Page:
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December 9, 2011 10:08 pm
The Sealed Letter, By Emma Donoghue, Picador, RRP£16.99, 398 pages
The Codrington Divorce in 1864 was a sordid Victorian courtroom scandal. Vice-Admiral Codrington, son of one of the hero-officers who fought at Trafalgar, was the governor of Malta. When he returned to England after seven years with his much younger wife and two daughters it emerged that she had been having an affair with one Colonel Anderson, a bewhiskered cad. He impulsively started divorce proceedings. Helen Codrington had, indeed, had the affair, not only with Anderson but with another young man in Malta. But as we see in The Sealed Letter, Emma Donoghue’s novel based on the case, the proceedings soon spiralled out of the vice-admiral’s control and into the hands of the lawyers, revealing just how cruel the Victorian marriage laws were.
Donoghue’s bestselling novel Room reconstructed the horror of a young mother and son imprisoned in a tiny space. The nightmare of this story will never leave me. Obviously, Room owed much to several high-profile news stories, just as The Sealed Letter is indebted to this real-life story. Donoghue follows the Victorian case closely but with the eye of a novelist rather than a reporter. The mystery key to the case was why Helen Codrington’s best friend, feminist campaigner Emily Faithfull (nicknamed Fido), changed sides. She had apparently been preparing to go into the witness-box to attest that she and Mrs Codrington had suffered an attempted rape from the vice-admiral but she then switched sides. In the end, she did a bunk and went abroad.
Robert Browning wrote his greatest poem, “The Ring and the Book”, about a sordid marital murder. Browning apparently once whispered in someone’s ear his explanation for the change in Fido’s mind: almost certainly that Fido was being blackmailed by Codrington’s lawyers. This is the clue upon which Donoghue constructs her compulsively readable telling of the story.
The tale begins with Helen Codrington, lately returned from Malta, resuming her friendship with Fido after a chance meeting in London. Fido had been a witness to the unhappiness of the Codringtons and at first we suppose that her reason for leaving Malta, and not keeping up with Helen Codrington, has been sheer embarrassment at having overheard so many rows.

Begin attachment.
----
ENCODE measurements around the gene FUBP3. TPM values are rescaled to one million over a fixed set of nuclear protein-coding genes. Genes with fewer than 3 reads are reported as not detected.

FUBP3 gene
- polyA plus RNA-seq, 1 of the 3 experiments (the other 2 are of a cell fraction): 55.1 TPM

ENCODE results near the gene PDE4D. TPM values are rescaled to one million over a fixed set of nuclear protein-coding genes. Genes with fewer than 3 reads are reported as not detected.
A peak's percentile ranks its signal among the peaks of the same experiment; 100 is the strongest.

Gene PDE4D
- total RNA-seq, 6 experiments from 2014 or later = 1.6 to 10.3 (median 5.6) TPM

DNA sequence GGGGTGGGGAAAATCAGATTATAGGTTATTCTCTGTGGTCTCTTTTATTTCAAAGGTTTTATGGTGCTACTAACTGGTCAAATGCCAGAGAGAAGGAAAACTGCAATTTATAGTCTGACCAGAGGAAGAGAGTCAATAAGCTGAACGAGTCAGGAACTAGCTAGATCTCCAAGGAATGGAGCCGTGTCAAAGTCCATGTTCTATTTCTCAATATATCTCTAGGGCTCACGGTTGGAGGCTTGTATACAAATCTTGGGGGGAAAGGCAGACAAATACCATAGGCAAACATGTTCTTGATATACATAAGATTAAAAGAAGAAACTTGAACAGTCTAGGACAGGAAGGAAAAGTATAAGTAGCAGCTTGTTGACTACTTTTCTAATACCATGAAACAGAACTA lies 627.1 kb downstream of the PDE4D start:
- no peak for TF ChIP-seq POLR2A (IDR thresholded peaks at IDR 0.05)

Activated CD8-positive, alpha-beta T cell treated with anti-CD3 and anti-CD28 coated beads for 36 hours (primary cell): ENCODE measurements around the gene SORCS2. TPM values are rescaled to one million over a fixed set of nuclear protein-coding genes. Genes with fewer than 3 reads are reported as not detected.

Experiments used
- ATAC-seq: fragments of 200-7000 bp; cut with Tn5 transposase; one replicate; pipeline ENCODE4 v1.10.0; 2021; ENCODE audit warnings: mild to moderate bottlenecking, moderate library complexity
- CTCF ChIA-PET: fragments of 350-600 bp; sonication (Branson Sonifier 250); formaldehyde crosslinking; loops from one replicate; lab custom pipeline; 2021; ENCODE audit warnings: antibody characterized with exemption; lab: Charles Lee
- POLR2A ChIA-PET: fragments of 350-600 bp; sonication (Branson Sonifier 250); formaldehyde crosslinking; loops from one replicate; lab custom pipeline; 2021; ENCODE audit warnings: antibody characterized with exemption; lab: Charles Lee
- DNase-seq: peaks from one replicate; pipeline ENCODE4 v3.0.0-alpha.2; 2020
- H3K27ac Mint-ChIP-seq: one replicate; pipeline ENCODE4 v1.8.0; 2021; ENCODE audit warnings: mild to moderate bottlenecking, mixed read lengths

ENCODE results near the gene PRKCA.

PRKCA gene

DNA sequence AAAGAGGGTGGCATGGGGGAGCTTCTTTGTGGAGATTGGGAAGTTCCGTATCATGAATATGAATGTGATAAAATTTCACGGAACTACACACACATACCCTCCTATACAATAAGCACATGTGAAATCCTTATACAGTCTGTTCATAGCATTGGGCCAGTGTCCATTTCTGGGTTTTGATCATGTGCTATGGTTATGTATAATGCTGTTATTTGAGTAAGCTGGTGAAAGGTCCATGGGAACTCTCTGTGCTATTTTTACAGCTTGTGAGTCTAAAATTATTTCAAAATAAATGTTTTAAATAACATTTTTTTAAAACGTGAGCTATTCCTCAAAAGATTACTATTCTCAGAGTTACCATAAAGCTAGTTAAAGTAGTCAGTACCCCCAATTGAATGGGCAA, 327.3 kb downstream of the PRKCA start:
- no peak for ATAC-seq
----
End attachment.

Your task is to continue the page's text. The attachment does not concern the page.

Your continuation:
In the novel Fido is indeed blackmailed by Codrington’s lawyer. They hand her a sealed envelope that she believes contains her guilty secret. In fact the envelope is empty. The denouement will come as no surprise to readers who come to know Fido as a friend. Fido is beautifully evoked by Donoghue – the clergyman’s daughter who believes passionately in feminism and is working with such luminaries of the movement as Emily Davies, founder of Girton College, Cambridge, and Bessie Parkes, friend of George Eliot. When these doughty women discover that Fido has been condoning Mrs Codrington’s adultery, and even lending her a room for the afternoon, they priggishly drop their disciple.
All the characters are drawn with convincing realism – the emotionally backward admiral, his pleasure-seeking wife; the odious “friends” who testify against Helen; the weak-spirited lover, Colonel Anderson – but it is Fido who is our friend.
There is consummate artistry in the way that Donoghue plants her clues. At first, you nearly believe in Helen’s “innocence” during the Maltese past. The behaviour of the colonel to his married mistress is especially observant. But so too is the ending, and the changes which come upon the central female characters. In a clever recitation of the novels enjoyed (slightly guiltily) by Fido, she lists among them Wilkie Collins: and the tale itself is every bit as melodramatic as such 19th-century masterpieces of marital horror as Collins’s No Name.
AN Wilson is author of ‘The Victorians’ (Arrow Books)
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